and VeggieGlobal Good-Cause Support
Protect the Manatees (and Dugongs)
- The Gentle Giants
Manatees live in river estuaries
and sheltered bays around the warmer seas off Central and
South America. These wonderfully docile mammals, which can
grow up to 13ft long, are herbivorous (vegetarian) and can
live up to 60 years.
Manatees living within US Coastal waters are protected under
law, but this harmless creature's greatest enemy is watercraft
- mainly recreational boats, which speed around manatee habitats
killing and severly maming them.
While being nonaggressive, nonterritorial, minding their own
busness and of no threat to anyone, manatees spend much of
their lives quietly resting just below the water surface.
But as boats hurtle back and forth, propellers cause horrific
carnage to the Manatees.
Other human-related causes of manatee deaths include poaching,
being crushed or drowned in locks and flood control mechanisms
as well as getting entangled in fishing traps and lines. All
this has sadly led to one of the most lovable but lesser-known
mammals of our natural world to become a critically endangered
There are now only around 3,000 manatees left.
What can you do to Help?
Outside the US, particularly
in the UK and Europe, manatee rescue gets very little public
exposure, so this Looking-Glass and VeggieGlobal support page
aims to bring this urgent issue to a global audience.
Save the Manatee Club was established
in 1981 so the public could participate in conservation efforts
to save endangered manatees from extinction. Funds from the
Adopt-A-Manatee program go toward public awareness and education
projects; manatee research; rescue and rehabilitation efforts.
Emerald Coast Wildlife Refuge
also rehabilitates manatees in the Florida area. Emerald rely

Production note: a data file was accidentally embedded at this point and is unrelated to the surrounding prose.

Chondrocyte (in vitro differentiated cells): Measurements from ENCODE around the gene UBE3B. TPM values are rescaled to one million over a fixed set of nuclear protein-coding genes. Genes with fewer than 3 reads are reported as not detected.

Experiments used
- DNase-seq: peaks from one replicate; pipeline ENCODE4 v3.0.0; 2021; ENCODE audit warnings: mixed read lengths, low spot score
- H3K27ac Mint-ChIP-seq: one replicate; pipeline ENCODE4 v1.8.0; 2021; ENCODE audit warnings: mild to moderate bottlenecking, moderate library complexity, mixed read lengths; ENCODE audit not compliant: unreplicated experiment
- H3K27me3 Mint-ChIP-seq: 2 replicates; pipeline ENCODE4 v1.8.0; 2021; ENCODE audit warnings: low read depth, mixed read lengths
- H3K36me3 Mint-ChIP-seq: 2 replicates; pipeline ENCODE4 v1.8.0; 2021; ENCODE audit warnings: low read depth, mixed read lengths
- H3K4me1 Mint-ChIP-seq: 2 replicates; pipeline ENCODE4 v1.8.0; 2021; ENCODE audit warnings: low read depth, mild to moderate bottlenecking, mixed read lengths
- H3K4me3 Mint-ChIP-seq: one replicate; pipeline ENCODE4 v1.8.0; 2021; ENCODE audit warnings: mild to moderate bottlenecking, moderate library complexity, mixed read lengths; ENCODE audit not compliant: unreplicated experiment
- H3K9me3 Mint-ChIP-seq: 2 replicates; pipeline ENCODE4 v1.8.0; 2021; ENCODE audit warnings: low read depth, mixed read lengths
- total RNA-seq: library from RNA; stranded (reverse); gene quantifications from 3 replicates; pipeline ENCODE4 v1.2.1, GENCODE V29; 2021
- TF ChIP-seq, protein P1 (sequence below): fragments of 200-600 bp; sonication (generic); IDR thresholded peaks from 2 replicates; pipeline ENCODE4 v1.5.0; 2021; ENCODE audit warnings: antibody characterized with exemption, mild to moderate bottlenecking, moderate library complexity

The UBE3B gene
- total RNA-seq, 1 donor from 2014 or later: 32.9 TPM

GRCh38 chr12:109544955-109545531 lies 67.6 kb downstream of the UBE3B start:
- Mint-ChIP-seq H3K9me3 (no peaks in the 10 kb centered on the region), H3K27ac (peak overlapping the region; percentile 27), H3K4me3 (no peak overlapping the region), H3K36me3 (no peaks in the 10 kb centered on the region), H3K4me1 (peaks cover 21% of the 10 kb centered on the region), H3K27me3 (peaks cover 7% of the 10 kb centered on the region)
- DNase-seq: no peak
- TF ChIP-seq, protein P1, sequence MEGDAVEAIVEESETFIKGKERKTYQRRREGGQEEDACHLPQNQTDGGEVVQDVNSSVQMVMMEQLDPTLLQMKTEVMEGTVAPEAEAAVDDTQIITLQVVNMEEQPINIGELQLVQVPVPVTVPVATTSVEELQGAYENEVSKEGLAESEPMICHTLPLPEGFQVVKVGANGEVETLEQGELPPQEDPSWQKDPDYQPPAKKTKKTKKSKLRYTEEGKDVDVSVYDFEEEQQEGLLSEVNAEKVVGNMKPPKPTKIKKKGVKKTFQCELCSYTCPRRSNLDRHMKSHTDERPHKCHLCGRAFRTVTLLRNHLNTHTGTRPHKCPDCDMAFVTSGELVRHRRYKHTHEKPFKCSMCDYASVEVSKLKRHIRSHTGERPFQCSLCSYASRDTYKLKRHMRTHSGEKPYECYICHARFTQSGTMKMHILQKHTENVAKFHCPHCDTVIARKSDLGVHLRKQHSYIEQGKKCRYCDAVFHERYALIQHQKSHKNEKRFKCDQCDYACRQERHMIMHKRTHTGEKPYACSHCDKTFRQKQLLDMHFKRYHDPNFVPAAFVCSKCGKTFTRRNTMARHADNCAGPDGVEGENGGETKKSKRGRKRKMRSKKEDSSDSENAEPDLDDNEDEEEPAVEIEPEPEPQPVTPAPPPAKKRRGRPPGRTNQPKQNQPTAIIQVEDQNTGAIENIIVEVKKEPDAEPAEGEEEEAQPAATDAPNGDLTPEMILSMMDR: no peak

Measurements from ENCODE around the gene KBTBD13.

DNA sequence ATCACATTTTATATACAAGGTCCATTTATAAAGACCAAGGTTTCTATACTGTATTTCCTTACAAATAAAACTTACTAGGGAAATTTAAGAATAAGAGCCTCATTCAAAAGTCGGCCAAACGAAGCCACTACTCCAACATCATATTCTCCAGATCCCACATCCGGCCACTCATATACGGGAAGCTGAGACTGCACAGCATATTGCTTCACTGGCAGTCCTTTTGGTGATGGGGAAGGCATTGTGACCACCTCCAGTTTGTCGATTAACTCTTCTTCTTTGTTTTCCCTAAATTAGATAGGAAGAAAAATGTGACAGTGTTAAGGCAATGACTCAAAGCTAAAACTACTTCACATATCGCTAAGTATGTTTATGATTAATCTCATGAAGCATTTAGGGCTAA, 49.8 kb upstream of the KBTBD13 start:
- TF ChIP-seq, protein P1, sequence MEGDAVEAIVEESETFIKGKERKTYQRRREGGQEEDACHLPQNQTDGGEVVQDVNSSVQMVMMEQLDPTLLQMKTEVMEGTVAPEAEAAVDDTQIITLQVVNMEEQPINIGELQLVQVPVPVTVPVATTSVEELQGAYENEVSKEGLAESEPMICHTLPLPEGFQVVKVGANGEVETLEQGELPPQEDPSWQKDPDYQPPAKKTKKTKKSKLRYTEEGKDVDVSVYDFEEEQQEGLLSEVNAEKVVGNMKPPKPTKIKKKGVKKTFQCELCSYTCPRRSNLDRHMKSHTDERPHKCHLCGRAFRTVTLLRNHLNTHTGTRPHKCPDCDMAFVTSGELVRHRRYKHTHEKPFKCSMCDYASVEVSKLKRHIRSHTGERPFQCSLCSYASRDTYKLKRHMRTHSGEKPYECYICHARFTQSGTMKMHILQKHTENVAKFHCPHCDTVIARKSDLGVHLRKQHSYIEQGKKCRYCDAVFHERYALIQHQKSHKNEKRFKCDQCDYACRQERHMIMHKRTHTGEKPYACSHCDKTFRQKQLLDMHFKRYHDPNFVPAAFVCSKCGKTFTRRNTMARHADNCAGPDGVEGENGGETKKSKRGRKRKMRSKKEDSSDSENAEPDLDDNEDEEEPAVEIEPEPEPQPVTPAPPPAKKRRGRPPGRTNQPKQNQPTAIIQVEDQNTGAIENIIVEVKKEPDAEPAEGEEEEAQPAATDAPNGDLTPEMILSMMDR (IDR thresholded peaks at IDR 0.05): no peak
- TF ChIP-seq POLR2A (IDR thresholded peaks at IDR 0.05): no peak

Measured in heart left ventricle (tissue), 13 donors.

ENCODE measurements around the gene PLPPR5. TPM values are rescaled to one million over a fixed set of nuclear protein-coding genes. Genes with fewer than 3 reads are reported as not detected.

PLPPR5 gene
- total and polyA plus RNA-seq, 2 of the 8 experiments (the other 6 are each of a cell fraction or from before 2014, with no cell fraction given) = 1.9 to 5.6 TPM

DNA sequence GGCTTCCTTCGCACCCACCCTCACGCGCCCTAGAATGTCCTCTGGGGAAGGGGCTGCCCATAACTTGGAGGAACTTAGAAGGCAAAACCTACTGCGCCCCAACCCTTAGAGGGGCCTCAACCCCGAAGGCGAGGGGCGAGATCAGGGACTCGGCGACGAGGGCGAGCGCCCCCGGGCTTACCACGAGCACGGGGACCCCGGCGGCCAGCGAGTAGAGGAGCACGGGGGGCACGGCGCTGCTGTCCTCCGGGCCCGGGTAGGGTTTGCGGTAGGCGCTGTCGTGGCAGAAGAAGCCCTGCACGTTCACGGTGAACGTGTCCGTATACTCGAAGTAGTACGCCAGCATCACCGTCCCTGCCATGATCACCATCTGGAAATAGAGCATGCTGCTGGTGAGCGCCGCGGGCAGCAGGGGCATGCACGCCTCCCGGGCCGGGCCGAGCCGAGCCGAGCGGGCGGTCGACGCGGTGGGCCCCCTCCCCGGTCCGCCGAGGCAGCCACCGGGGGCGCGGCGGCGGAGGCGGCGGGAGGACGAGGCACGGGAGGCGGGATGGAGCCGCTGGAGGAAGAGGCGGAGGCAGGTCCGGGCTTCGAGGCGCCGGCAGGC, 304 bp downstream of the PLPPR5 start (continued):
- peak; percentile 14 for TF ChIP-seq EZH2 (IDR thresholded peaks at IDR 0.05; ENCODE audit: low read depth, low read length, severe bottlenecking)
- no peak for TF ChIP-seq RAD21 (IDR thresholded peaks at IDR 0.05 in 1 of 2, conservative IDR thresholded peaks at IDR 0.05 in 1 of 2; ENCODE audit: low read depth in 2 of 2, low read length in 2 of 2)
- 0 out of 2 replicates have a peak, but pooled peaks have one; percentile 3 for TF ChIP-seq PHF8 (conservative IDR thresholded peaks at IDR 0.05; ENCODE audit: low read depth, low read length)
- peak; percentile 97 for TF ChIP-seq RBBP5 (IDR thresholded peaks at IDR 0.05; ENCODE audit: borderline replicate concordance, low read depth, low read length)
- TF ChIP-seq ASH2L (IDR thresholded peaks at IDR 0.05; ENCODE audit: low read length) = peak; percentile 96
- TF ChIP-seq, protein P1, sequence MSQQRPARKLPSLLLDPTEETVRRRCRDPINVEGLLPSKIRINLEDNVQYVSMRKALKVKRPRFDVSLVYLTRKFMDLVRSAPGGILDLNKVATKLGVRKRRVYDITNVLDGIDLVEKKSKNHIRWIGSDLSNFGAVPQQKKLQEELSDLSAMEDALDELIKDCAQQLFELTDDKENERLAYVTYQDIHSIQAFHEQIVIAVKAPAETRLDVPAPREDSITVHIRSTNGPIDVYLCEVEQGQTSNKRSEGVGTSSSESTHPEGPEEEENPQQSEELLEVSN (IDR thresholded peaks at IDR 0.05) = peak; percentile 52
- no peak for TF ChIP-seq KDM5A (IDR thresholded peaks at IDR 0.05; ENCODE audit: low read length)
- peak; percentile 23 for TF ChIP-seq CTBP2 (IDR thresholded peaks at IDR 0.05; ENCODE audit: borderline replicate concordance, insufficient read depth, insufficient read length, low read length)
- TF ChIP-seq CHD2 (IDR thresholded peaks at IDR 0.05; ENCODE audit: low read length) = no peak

on volunteers and public donations to operate.
Other useful reading about the
Manatee crisis in the US:
Dugongs and more about
Dugongs are the closest living
relative to the manatee and are suffering similar, serious
threats through human-caused mortality. Dugongs are found
in the Indo-Pacific ocean - even as far west as the East African
coast but are mostly concentrated in northern Australian waters
and around the Great Barrier Reef.
Unlike the manatee, gugongs live permanently in salt water
rather than entering freshwater river estuaries. The greatest
threat of the dugongs survival comes from entanglement in
commercial fishing nets, shark nets (to protect populated
beaches from shark attacks) and boat strikes, including military
As with the manatees in
America dugongs are below the "sustainable
The last remaining dugongs in
Japan have been under serious threat from a American military
base that has been built on top of a coral reef.
As with the manatee, dugongs
are also called sea cows (or even mermaids and are hence collectively
known as Sirenia). A once close-relative was Steller's sea
cow, which was hunted to extinction in the 18th century. There
appears to be no direct rescue organizations available to
link to regarding dugong protection. If visitors to this site
know of any hands-on dugong rescue organizations please contact
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